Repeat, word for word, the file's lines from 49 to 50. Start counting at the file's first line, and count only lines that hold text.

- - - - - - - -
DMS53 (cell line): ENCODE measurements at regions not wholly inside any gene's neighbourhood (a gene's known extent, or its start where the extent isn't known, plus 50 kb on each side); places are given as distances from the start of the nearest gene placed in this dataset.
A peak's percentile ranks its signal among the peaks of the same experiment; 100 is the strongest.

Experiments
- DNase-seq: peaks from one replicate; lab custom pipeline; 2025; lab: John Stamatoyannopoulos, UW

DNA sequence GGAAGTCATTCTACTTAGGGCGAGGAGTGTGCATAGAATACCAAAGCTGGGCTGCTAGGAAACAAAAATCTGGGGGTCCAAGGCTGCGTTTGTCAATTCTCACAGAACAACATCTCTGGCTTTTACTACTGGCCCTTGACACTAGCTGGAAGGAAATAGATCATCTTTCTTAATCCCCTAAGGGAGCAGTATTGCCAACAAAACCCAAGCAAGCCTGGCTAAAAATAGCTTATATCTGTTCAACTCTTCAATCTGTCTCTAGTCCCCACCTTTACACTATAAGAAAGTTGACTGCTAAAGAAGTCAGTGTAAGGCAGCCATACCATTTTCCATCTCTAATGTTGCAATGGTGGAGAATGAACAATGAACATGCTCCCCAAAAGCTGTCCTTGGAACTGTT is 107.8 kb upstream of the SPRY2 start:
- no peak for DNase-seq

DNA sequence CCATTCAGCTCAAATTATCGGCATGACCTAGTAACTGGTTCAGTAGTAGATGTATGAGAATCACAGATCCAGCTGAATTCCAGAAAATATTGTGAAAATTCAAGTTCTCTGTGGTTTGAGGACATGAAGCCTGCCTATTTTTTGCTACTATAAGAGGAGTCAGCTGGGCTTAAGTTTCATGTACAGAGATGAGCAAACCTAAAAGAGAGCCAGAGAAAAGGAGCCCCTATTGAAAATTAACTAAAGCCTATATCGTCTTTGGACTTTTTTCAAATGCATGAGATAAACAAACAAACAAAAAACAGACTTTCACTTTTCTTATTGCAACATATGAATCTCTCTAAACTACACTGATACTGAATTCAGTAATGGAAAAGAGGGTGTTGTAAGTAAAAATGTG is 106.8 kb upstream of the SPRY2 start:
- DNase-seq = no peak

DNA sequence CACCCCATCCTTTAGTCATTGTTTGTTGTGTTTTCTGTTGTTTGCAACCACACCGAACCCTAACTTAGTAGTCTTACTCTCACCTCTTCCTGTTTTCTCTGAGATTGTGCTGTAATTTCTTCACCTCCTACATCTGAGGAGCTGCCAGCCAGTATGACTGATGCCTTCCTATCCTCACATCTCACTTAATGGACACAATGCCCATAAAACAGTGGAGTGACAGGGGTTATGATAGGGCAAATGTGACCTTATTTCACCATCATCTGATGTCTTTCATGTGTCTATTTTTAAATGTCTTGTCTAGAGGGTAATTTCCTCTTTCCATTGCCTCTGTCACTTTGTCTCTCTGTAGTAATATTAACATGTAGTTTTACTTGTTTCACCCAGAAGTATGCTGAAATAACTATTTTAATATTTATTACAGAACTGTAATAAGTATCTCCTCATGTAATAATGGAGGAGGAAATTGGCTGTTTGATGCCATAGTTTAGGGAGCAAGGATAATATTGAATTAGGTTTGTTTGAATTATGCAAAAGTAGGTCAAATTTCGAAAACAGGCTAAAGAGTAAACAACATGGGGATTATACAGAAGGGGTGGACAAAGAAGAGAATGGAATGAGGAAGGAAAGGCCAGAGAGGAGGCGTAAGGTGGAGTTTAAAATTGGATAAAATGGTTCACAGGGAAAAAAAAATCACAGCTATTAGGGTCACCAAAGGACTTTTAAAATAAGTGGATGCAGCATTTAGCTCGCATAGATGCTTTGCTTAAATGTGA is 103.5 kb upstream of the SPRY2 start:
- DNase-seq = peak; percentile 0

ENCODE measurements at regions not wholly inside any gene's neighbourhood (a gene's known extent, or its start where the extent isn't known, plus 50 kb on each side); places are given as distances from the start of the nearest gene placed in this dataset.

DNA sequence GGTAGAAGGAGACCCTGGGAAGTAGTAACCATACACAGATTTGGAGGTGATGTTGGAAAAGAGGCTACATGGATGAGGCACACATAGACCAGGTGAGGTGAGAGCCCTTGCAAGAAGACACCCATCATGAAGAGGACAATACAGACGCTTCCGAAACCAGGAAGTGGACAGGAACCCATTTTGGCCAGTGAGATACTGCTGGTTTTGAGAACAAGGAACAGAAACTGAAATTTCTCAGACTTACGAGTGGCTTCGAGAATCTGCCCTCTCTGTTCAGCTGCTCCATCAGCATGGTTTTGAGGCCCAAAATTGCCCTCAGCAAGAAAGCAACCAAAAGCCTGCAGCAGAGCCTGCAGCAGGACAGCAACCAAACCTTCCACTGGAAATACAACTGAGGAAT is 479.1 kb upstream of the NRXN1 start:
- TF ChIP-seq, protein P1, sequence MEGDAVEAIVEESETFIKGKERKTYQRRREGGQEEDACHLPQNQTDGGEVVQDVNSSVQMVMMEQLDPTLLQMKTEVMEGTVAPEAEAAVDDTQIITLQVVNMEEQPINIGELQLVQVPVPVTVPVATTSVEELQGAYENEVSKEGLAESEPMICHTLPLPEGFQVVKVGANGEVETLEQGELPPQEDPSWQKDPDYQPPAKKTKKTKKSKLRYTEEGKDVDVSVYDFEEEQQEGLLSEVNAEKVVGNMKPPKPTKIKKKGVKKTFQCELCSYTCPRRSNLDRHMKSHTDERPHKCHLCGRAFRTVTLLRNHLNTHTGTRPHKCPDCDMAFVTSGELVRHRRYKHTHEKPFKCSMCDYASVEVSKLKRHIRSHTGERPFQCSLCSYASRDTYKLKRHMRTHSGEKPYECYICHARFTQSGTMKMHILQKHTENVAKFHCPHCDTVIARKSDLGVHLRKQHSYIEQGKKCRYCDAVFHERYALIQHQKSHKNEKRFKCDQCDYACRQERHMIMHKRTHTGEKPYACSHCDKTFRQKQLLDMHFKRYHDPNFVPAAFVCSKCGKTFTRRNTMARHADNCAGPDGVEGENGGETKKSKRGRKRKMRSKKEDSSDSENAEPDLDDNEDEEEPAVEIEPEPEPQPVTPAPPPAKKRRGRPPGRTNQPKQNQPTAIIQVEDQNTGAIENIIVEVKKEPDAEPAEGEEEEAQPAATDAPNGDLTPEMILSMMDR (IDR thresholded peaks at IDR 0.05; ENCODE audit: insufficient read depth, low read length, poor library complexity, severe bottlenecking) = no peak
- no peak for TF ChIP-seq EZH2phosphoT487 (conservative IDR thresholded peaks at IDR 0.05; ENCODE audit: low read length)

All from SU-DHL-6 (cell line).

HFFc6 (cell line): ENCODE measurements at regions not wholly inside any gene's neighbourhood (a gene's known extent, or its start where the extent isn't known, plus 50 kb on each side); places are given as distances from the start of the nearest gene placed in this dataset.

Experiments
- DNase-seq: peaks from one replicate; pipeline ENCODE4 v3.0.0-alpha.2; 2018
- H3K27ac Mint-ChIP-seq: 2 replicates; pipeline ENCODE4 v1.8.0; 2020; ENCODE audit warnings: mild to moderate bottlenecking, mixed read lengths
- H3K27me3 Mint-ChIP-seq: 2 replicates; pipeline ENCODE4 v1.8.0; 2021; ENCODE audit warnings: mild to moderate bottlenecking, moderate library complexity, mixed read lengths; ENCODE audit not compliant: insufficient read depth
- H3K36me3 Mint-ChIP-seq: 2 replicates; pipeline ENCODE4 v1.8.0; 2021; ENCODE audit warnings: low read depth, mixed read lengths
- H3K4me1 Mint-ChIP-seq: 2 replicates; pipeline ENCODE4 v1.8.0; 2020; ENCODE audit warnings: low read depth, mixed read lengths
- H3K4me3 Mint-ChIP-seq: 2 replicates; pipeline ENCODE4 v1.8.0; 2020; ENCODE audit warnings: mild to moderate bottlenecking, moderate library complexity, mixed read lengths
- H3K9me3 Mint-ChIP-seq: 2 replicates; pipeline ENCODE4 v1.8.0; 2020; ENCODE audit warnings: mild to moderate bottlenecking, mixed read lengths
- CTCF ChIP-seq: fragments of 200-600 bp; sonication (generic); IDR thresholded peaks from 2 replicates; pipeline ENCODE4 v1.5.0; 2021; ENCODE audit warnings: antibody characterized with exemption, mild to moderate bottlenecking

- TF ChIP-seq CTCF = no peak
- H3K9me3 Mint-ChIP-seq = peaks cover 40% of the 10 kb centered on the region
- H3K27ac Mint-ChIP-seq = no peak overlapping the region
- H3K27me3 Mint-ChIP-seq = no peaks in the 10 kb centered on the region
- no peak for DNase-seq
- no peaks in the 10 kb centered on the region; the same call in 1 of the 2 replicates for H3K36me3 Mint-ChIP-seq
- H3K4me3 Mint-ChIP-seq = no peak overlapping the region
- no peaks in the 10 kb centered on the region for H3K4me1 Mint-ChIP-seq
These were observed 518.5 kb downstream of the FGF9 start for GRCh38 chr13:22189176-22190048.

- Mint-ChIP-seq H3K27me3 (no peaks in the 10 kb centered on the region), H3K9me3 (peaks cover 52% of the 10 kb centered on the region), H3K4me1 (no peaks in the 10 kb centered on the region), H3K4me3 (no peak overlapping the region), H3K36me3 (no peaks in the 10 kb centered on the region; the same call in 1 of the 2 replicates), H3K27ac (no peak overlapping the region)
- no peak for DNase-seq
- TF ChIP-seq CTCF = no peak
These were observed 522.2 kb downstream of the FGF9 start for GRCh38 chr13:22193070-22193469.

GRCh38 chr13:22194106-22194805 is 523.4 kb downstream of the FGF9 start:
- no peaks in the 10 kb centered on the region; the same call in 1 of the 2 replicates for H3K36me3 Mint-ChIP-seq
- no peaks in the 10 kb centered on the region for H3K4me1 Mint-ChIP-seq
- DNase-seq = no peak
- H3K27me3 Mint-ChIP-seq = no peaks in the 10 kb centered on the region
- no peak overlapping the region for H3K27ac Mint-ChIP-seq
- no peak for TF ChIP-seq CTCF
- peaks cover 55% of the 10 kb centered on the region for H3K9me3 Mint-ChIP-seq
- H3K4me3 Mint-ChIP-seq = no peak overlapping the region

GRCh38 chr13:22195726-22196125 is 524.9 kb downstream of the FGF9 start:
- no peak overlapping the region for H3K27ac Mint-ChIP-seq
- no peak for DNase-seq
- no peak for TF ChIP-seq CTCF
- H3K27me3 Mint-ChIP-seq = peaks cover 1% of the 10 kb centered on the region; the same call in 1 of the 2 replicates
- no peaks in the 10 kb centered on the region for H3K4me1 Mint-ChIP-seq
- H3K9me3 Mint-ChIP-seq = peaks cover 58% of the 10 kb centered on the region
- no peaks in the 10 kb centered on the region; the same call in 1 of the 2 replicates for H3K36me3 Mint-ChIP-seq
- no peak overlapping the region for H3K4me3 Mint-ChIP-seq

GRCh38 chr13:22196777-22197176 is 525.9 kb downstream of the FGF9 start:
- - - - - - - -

- no peak overlapping the region for H3K27ac Mint-ChIP-seq
- no peak for DNase-seq